Hauntings at Lizzie Borden House

October is the month for haunted houses and spooky attractions. But in some locations like Salem Massachusetts, hauntings are no joke. The all but real sinister and evil past lingers on to haunt the living all year round. If you’ve been to Salem and checked out all the haunts and haven’t yet had your fill, then you’ll want to drive 76 miles south to a place called Fall River. At the address 230 2nd Street, Fall River, MA you will find the Lizzie Borden House.

Lizzie Borden House
Photo by Bootbear/Flickr

Lizzie Andrew Borden (July 19, 1860 – June 1, 1927) was a New England spinster/librarian woman who gained notoriety and disgrace in 1892 after being put on trial and acquitted for the heinous ax murders of her father and stepmother in the small community of Fall River, Massachusetts.

Lizzie Borden is still laughing about getting away with murder!

Photo source Wikipedia

The murders and following trials by both the courts and media became a cause for widespread controversy and heated debates. The fame of the incident has endured till today, and although Lizzie Borden was acquitted, she is still to this day believed to be guilty of these gruesome crimes. No one else was ever arrested or tried, and she has remained notorious in American history. The debate over the identity of the killer or killers continues to this day.

The house was originally built in 1845, and in 1874 Andrew Borden bought it so he could be closer to his bank and thriving businesses. Although the house was in an affluent area and despite Borden’s wealth, he was miserly and did not have modern features like plumbing in his home.

Lizzie’s mother, Sarah Anthony (Morse) Borden passed away on March 26, 1863, and almost 3 years later, Andrew marries Abby Durfee Gray on June 6, 1865. Here is where Lizzie’s misery begins.

With Andrew gifting some property to various members of Abby’s family, it only increased the already enormous tension between the sisters and their father. Livid about this generous gift, the sister challenged their father and demanded some rental property. Their father complied by selling them one of his rental homes for $1. He purchased the property back for $5,000.

The evening before the murders, Lizzie’s and Emma’s uncle, John Vinnicum Morse, arrived to discuss business matters with Andrew and was invited to stay for a few more days. Some have theorized that heated conversations, especially about property transfer, may have been the tipping point in an already uneasy situation.

Lizzie Borden
Photo source Wikipedia

During the fateful morning of August 4, 1892, Andrew Jackson Borden and his wife Abby Durfee Borden were murdered in their home. Only Lizzie and her maid Bridget Sullivan were home at the time. One wonders how they two could not have heard any scuffles or screams. Emma Borden and John Morse, the sisters’ uncle and brother of Andrew Borden’s first wife, John Morse, were away from the house during the time of the murders.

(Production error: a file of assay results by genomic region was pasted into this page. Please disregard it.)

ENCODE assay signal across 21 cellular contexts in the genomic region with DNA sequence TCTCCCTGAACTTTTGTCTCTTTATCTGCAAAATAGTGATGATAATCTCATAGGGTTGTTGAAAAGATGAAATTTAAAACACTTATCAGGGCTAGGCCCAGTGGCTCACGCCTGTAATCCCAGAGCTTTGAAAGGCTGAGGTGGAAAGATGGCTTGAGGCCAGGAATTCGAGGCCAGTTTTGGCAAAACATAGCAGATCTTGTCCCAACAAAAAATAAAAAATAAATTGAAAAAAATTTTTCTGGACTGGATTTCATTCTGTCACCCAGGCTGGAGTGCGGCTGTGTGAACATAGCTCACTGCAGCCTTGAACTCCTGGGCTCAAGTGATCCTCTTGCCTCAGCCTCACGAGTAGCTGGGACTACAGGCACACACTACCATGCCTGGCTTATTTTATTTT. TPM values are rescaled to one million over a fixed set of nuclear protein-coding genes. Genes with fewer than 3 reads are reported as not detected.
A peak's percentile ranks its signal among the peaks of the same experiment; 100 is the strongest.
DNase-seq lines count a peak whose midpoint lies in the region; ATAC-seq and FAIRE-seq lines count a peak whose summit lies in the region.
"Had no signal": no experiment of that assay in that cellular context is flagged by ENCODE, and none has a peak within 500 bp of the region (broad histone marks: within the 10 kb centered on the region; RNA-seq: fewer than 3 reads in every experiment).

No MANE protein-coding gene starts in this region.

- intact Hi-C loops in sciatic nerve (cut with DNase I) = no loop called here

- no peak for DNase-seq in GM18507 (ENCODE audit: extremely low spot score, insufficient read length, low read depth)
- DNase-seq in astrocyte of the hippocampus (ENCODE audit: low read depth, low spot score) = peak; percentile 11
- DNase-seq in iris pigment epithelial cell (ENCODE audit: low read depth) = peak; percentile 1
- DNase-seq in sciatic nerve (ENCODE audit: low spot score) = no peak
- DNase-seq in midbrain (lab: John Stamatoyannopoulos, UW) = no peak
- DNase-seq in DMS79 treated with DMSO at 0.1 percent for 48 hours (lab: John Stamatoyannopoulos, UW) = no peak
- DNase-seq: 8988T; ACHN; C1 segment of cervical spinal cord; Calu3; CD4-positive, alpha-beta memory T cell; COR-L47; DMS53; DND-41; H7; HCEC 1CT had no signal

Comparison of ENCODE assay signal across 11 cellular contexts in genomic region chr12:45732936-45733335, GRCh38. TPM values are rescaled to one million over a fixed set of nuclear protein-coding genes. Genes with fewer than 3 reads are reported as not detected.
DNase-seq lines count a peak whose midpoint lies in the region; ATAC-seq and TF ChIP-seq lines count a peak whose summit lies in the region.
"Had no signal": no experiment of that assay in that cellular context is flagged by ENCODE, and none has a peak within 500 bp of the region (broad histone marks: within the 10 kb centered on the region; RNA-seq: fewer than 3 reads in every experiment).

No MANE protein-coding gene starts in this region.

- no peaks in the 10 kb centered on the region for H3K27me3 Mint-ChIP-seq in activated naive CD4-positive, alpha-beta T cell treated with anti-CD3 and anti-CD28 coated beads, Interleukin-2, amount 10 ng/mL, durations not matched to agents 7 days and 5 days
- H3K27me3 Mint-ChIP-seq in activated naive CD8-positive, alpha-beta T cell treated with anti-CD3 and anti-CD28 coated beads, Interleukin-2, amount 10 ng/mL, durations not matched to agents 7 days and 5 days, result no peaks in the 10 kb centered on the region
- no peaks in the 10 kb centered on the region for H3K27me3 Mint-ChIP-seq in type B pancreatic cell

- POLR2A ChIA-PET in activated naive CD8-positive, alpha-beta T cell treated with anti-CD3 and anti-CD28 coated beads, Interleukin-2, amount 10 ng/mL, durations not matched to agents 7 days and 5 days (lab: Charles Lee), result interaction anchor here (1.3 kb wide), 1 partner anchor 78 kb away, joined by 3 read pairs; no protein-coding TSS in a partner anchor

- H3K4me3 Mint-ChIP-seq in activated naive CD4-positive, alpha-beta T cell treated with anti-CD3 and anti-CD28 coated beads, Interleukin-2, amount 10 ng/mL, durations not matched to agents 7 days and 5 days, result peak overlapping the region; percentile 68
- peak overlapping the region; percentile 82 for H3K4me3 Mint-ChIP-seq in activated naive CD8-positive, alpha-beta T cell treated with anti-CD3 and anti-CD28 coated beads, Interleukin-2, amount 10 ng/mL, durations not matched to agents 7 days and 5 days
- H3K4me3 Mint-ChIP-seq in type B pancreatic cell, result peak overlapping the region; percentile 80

Let’s walk through that morning. Around 7 a.m, Andrew Borden and his wife have breakfast with John Morse. At 8:45 am, Mr. Morse leaves the house to return at 11:30 a.m. Around 8:50 am Lizzie comes downstairs to have breakfast alone. At 9:15 a.mMr. Borden goes downtown for a shave and to make his usual rounds. Around 10:45 a.m. Mr. Borden returns not feeling well. Then at 11:05-11:10, Lizzie tells Bridget the maid Mr. Borden has been killed! Neighbors come to consol Lizzie, but it was short-lived as the maid discovers Abby Borden has also been murdered.

Despite what this infamous poem states, Abby received around 18 – 22 direct hits to the back of her head until she was dead, and Andrew was struck 10 or 11 times with a hatchet-like weapon. After a 13 day trial, Lizzie Borden was acquitted of all charges and released from jail. Apparently, Lizzie and her sister went back to the house for a very brief time and then Lizzie bought a fashionable Queen Anne Victorian mansion in the upscale neighborhood called the Hill. Lizzie lived here until her passing on June 1, 1927.

Today, the Lizzie Borden House is a bed and breakfast/museum where brave guests can spend the night. Guests from all over the world are eager to experience the Lizzie Borden house, especially for the re-enactment every August. Is the house haunted? Yes!

Room inside Lizzie Borden's home
Photo courtesy Flickr Amy Meredith

Late at night, many guests have reported hearing Lizzie cackle at the top of the stairs, very near the room where Abby was murdered. But Lizzie’s is not the only spirit haunting the home. Many hear footsteps upstairs walking from room to room, hearing voices, seeing shadow figures and some have been physically attacked. A staff member who stayed there one night felt she was not welcome and woke the next morning to the rocking chair facing her bed like someone watched her sleep.

Room inside Lizzie Borden's home
Photo courtesy of Massachusetts Travel & Tourism

There are the spirits of three children, Irene, Henry, and Sally, haunt the third floor and many who stay at the bed and breakfast have experienced childlike activity. Who are these three children? Back in the 1840s, the land was a pear orchard that was owned by the people adjacent to Lizzie’s property. There was also a well on the property. The wife of the property owner was suffering from post-partum depression and she brought her three children, 2 toddlers, and one baby to the well and dropped them in. Afterward, she went home and slit her throat with her husband’s straight-edge razor.

Both Abby and Andrew are said to walk the grounds and the maid Bridget Sullivan screams for help in the darkest hour of the night. The basement is said to be home to one or more evil entities, but no quests are willing to venture down there. But, you’re welcome to make a reservation and investigate yourself.